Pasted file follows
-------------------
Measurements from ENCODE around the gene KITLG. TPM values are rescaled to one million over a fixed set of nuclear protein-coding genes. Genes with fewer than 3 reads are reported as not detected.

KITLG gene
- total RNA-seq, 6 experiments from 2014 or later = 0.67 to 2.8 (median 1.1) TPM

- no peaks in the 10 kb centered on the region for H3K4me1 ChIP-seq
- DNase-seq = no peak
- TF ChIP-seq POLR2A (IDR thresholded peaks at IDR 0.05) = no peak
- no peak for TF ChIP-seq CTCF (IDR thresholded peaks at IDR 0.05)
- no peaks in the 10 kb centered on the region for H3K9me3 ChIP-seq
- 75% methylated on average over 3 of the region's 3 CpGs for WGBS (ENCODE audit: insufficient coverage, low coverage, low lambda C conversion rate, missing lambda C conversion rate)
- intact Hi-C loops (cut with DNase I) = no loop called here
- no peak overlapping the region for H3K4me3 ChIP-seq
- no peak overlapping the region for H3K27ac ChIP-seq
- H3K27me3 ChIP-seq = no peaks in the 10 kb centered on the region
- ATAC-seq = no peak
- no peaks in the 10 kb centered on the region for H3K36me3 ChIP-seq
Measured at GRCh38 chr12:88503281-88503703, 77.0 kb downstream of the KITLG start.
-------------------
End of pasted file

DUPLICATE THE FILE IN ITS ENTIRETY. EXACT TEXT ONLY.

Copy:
Measurements from ENCODE around the gene KITLG. TPM values are rescaled to one million over a fixed set of nuclear protein-coding genes. Genes with fewer than 3 reads are reported as not detected.

KITLG gene
- total RNA-seq, 6 experiments from 2014 or later = 0.67 to 2.8 (median 1.1) TPM

- no peaks in the 10 kb centered on the region for H3K4me1 ChIP-seq
- DNase-seq = no peak
- TF ChIP-seq POLR2A (IDR thresholded peaks at IDR 0.05) = no peak
- no peak for TF ChIP-seq CTCF (IDR thresholded peaks at IDR 0.05)
- no peaks in the 10 kb centered on the region for H3K9me3 ChIP-seq
- 75% methylated on average over 3 of the region's 3 CpGs for WGBS (ENCODE audit: insufficient coverage, low coverage, low lambda C conversion rate, missing lambda C conversion rate)
- intact Hi-C loops (cut with DNase I) = no loop called here
- no peak overlapping the region for H3K4me3 ChIP-seq
- no peak overlapping the region for H3K27ac ChIP-seq
- H3K27me3 ChIP-seq = no peaks in the 10 kb centered on the region
- ATAC-seq = no peak
- no peaks in the 10 kb centered on the region for H3K36me3 ChIP-seq
Measured at GRCh38 chr12:88503281-88503703, 77.0 kb downstream of the KITLG start.